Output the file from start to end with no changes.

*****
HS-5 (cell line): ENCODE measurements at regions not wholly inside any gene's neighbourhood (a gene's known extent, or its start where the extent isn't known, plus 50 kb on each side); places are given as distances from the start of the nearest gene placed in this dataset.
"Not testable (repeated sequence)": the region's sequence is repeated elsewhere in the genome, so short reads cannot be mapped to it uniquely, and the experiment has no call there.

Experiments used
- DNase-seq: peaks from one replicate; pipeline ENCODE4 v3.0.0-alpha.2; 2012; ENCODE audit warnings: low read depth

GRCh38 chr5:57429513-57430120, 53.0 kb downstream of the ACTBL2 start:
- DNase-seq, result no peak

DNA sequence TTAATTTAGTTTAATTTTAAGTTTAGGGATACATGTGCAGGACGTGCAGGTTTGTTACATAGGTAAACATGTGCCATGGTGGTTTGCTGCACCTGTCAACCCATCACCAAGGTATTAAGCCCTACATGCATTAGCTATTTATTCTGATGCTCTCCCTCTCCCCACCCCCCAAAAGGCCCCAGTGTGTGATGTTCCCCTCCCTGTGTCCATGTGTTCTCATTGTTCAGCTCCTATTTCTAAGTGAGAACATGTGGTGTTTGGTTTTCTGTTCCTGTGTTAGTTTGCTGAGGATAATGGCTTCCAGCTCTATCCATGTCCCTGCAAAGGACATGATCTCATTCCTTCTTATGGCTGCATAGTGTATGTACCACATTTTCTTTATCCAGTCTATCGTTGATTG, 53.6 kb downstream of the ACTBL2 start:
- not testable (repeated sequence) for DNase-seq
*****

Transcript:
HS-5 (cell line): ENCODE measurements at regions not wholly inside any gene's neighbourhood (a gene's known extent, or its start where the extent isn't known, plus 50 kb on each side); places are given as distances from the start of the nearest gene placed in this dataset.
"Not testable (repeated sequence)": the region's sequence is repeated elsewhere in the genome, so short reads cannot be mapped to it uniquely, and the experiment has no call there.

Experiments used
- DNase-seq: peaks from one replicate; pipeline ENCODE4 v3.0.0-alpha.2; 2012; ENCODE audit warnings: low read depth

GRCh38 chr5:57429513-57430120, 53.0 kb downstream of the ACTBL2 start:
- DNase-seq, result no peak

DNA sequence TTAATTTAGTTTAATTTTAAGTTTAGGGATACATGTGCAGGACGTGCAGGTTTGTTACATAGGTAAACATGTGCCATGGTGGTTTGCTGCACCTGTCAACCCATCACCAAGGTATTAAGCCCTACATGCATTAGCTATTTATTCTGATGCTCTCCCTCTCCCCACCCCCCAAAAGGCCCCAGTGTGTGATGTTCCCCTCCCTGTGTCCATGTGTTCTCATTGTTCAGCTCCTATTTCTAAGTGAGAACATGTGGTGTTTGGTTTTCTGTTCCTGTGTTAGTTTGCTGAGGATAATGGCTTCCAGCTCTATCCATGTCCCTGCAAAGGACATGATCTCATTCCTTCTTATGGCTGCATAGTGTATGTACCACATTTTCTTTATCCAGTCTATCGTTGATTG, 53.6 kb downstream of the ACTBL2 start:
- not testable (repeated sequence) for DNase-seq